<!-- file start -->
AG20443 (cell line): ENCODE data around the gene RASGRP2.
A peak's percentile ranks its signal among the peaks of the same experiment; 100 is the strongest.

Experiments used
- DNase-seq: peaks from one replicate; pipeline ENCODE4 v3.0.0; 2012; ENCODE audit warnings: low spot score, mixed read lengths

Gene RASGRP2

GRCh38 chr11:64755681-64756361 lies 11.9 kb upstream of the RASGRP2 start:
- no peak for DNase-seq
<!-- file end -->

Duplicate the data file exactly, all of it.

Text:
AG20443 (cell line): ENCODE data around the gene RASGRP2.
A peak's percentile ranks its signal among the peaks of the same experiment; 100 is the strongest.

Experiments used
- DNase-seq: peaks from one replicate; pipeline ENCODE4 v3.0.0; 2012; ENCODE audit warnings: low spot score, mixed read lengths

Gene RASGRP2

GRCh38 chr11:64755681-64756361 lies 11.9 kb upstream of the RASGRP2 start:
- no peak for DNase-seq